If the pages of the original book are separable (e.g. spiral bound or falling apart)
then it is probably easiest to feed them through a document scanner.
Home 3-in-one printer/scanner/copiers sometimes have document feeders,
but they can be slow, may not support two-sided scanning and in my experience are prone to jamming.
An alternative is to take the book to a local photocopying business that offers scanning to a PDF.
If the original is a bond book and you don't want to cut the spine off,
you might want to use a camera-based scanner.
Single Camera Systems
One type of scanner photographs the book laying open.
Distortion from the curve of the pages is removed digitally.
Examples of these scanners in the $500-$600 range are
(CZUR is pronounced like "Caesar", not "seizure")
1.5 seconds per two (facing) pages, 250-330 dpi
3 seconds per page, up to 600 dpi in color and 1200 dpi in grayscale.
- One stop shopping: scanning, image correction, OCR
- Compact format
- Digital correction of images may degrade image quality
- Possible lack of detailed control over processing
- Large up front cost
Design may allow in uneven ambient light, which can make it difficult to get
a uniform and natural-looking image.
Some experimentation might be required to find a good environment for scanning.
Dual Camera Systems
Dual camera systems partially open the book and press the pages against
glass plates arranged in a "V".
The idea is that the book is only partially open and the pages are kept flat by pressing them against glass plates.
This arrangement eliminates the need for digital distortion detection and correction.
Also, the spine of the book is automatically aligned with the
"V" so page rotation is minimized.
For the DIYer, a design for a dual camera scanner is described here
DIY Book Scanner.
Resolution can be upgraded by swapping out the consumer-grade cameras.
Claimed throughput is 1000 pages per hour.
I have good luck using one of these scanners, built from a kit.
I have written some image post-processing tools for cropping and background removal.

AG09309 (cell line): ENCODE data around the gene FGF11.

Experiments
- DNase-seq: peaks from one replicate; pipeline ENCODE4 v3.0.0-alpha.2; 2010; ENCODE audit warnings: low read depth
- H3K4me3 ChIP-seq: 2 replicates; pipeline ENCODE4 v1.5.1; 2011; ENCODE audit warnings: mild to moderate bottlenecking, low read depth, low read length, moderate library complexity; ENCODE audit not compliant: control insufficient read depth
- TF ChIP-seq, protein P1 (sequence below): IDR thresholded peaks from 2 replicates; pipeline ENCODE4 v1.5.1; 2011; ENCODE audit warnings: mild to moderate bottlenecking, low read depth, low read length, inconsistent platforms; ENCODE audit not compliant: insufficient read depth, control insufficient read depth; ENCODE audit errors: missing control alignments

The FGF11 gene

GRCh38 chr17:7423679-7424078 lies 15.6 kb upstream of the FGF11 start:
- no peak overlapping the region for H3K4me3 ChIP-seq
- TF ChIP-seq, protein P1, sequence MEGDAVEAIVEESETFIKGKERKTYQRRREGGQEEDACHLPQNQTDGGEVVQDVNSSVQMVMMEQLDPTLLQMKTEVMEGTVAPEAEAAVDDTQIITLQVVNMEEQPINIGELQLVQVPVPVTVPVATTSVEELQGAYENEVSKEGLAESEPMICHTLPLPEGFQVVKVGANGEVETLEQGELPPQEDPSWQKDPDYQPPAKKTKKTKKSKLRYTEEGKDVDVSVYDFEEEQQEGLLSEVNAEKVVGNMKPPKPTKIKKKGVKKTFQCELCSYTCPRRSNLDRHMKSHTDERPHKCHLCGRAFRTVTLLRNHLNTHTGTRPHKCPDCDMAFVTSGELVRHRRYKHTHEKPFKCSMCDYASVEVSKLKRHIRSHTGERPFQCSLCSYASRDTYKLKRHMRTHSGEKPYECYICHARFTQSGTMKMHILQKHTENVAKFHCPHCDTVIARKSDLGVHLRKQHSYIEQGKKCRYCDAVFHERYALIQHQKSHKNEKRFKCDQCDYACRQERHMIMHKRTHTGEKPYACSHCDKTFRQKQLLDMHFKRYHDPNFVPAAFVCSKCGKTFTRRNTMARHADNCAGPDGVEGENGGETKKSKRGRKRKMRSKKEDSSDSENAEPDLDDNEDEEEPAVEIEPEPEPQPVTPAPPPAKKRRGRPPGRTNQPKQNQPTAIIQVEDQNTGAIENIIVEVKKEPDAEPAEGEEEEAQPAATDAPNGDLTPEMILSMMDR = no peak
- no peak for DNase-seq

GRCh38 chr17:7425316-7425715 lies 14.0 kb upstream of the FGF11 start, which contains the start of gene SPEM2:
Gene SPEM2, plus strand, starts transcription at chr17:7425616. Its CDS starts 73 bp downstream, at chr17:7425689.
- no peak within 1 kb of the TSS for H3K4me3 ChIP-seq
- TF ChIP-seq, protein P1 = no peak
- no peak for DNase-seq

These are likely to be my first open source project.
Things to keep in mind:
Control your light.
The main illumination will come from the light built in to the scanner.
If light from the room also hits the book, then the color
may not be what the camera is expecting.
This can be corrected with white balance compensation.
But if the operator is partially blocking the room lights, then
the uneven lighting might make it more difficult
for the software to produce a uniform and natural looking image.
No single white balance correction will work with the whole image.
One fix for this is to build a tent to block out the room light.
Text and photographs may require different types of post-processing.
For text, I like to see black text on a white background so
I want to reduce the details like gray in the text or light speckles in the background.
For photographs, I want minimal loss of detail.
If your software does not automatically detect and apply appropriate processing to photos,
you may want to save the unprocessed page images and apply your own processing to them.
Scanning for OCR may be more forgiving than scanning for an image-based pdf book.
If your OCR requires grayscale or black and white images, you won't need to obsess
over perfect white balance.
And my OCR seems pretty insensitive to slight distortion and rotations.
But you may still want to remove background noise.
It's probably a good idea to start by processing only a few representative pages
to make sure the processing works as you want.